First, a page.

Digging Up Old Slang For Body Parts


Those aggravating bits of hair that whip and whirl loose around the face were called “aggerawators” (now aggravators) by Charles Dickens in 1836. Apparently, in those days, ladies and gents loved to tame choice cowlicks with grease by pasting them “toward the ear, or conversely toward the outer corner of the eye.” How stylish.


Cat-sticks, a term described in the 18th-century Dictionary of the Vulgar Tongue, are “skinny legs.” We’re not sure if it was a male-biased term—based on the fact that it’s inspired by a boy’s game called tip-cat—or if the slang was equal-opportunity and applied to gals as well. We’re going with the latter for equality’s sake.


Dew-beaters are attached to your cat-sticks (or your stumps, cheese-cutters, rose stems, barn silos, whatever). At 7:30am, when you race across the lawn, jump in your car, and speed to work, you’re running with your dew-beaters. Your feet are just pummeling that dew.

But, considering you probably wear nice loafers or pumps, today you would likely take a paved route to your car. Maybe, that’s what today’s equivalent of feet should be: pavement-stompers.


Maypole dancing was an early pagan fertility celebration to welcome the blooming blushes of Spring and . . . other things. And, wouldn’t you know, centuries later, the word maypole would become a slang reference to the—uh—trowel that helps fertilize the soil.

Other horticulture euphemisms for the “staff of life” were—well, that one right there, and also the pioneer of nature as well as the generating tool.


No, peerie-winkie is not another slang sibling of “peenie-weenie,” though it’s a heck of a good lookalike.

Instead, peerie-winkie refers to the little finger or toe. Peerie is an old Scottish word for “tiny.” And, pee-wees once described small marbles, which are what the peerie-winkies on a precious little baby’s dew-beaters look like (of course, the infant’s tiny feet can’t brush, let alone beat, the dew yet, but you get the idea).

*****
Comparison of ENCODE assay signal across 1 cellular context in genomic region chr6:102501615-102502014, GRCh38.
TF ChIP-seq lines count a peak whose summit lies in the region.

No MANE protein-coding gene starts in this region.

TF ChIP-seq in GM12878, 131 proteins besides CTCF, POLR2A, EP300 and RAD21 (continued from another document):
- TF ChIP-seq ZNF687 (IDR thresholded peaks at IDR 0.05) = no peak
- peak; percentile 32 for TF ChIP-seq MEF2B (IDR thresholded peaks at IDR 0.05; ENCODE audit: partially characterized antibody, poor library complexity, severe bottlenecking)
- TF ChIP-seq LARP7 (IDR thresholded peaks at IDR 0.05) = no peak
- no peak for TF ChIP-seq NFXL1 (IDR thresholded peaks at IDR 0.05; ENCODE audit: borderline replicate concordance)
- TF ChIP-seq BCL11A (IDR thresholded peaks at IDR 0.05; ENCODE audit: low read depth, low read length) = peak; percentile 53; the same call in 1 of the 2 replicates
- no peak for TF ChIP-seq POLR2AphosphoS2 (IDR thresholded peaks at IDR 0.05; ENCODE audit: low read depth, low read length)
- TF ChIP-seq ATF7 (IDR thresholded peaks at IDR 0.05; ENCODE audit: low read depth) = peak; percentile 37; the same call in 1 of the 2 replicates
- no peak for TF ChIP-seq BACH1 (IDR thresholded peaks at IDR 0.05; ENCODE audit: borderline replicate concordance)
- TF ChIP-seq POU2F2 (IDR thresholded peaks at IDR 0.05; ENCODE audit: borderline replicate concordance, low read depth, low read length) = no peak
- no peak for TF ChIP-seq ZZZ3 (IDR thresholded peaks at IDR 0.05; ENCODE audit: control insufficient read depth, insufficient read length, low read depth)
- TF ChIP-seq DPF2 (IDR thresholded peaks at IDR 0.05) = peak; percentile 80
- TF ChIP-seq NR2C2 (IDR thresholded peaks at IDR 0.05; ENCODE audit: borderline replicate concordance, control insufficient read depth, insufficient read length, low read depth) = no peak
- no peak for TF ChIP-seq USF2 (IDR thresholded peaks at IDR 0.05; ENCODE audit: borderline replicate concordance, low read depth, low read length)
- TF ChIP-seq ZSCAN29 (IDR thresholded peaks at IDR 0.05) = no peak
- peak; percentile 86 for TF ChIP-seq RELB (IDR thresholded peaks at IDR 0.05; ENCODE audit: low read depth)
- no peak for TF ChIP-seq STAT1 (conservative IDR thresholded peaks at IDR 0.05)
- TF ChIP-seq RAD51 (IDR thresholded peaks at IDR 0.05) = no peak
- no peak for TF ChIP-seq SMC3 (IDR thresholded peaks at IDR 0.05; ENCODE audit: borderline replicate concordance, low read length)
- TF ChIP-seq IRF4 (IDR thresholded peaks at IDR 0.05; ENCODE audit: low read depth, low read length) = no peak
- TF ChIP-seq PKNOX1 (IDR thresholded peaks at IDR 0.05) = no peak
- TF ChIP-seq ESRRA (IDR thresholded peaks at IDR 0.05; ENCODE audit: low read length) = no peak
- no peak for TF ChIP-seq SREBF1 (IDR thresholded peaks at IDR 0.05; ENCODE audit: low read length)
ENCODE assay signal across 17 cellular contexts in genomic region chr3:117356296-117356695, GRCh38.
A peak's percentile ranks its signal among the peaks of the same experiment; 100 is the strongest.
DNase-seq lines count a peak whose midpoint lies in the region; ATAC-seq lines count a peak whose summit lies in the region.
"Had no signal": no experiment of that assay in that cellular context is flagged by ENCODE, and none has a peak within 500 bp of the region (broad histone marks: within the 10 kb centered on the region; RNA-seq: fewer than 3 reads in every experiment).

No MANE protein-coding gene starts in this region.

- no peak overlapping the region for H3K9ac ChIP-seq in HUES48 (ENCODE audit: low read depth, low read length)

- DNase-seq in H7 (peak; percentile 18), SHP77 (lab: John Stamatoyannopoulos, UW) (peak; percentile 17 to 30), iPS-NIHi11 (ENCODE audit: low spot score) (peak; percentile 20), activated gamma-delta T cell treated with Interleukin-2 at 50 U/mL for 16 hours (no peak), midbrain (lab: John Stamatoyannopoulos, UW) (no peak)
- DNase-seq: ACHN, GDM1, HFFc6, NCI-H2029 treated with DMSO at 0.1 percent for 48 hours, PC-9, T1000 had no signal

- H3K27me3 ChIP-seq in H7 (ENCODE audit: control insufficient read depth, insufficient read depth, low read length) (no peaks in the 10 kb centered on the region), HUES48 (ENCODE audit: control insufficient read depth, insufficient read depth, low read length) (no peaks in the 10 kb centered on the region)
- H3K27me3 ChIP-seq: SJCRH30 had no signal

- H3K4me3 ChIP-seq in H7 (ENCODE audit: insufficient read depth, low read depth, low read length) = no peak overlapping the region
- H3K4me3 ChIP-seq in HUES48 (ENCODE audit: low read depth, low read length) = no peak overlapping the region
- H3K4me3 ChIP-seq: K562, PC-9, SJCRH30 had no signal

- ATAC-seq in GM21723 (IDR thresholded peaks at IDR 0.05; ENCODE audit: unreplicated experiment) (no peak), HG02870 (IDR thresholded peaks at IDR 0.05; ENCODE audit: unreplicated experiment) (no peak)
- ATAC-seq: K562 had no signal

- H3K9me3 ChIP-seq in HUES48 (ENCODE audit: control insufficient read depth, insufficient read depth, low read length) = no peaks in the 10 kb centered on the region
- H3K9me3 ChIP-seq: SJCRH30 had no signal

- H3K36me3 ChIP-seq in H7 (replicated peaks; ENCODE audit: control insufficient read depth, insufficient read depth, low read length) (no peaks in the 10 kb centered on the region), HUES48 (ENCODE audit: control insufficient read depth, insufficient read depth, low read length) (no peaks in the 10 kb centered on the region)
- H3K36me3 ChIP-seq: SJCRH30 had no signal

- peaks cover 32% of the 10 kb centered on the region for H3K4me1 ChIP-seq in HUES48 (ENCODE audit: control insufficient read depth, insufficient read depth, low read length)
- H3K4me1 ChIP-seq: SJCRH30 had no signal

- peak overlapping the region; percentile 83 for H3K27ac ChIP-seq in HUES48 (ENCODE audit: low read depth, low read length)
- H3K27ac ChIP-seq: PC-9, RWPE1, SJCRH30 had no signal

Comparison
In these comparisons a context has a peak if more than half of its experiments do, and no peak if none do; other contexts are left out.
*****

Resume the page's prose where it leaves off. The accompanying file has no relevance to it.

Phiz—and its friends fizzog and physog—have the sensical nonsense quality that clop, creech, and droog have in A Clockwork Orange. And, that’s because, there’s actually some sense behind them.

For Clockwork, a lot of the words were inspired by sensical words in other languages, but that’s another story! Phiz and friends made sense in the 1700s because they’re abbreviations of physiognomy, the $64,000 11-letter word for “face.”


Ever seen old slapstick comedy? The kind where grown men—usually men, maybe not so grown (sorry Charlie)—waddle around in baggy clothes and fall down all the time? Buster Keaton and Charlie Chaplin were masters of the most fundamental act in slapstick: falling wham-bam-thank-you-ma’am on their prats. The name of the act, of course, is the pratfall. Prat’s been a slang term for “butt” since the 1500s. But, it hasn’t always been funny; a prat-digger was the term for a pick-pocket skilled in the art of removing back-pocket booty.

Trillybubs, trolly-bags

There’s something musical about trillibubs. Whatever could they be? Fluttery, flirty, long-lashed peepers? Maybe. But, then there’s the coarse screech of trolly-bags—and nobody wants eye baggage.

No, trillibubs and trolly-bags (also trotty-bags) are located further down, deeper in the body. They’re the things you figuratively spill to people when you’re having relationship problems. Or, the things that literally squelch out too often in slasher movies (those movies are nothing but “trillibubs and gore.”) Yep, these bags ‘n bubs are your guts.

Click to read more
Word of the Day

Can you guess the definition?


[ tsah-tsee-kee ]

Can you guess the definition?

Word of the day

[ tsah-tsee-kee ]

Redefine your inbox with!
  • This field is for validation purposes and should be left unchanged.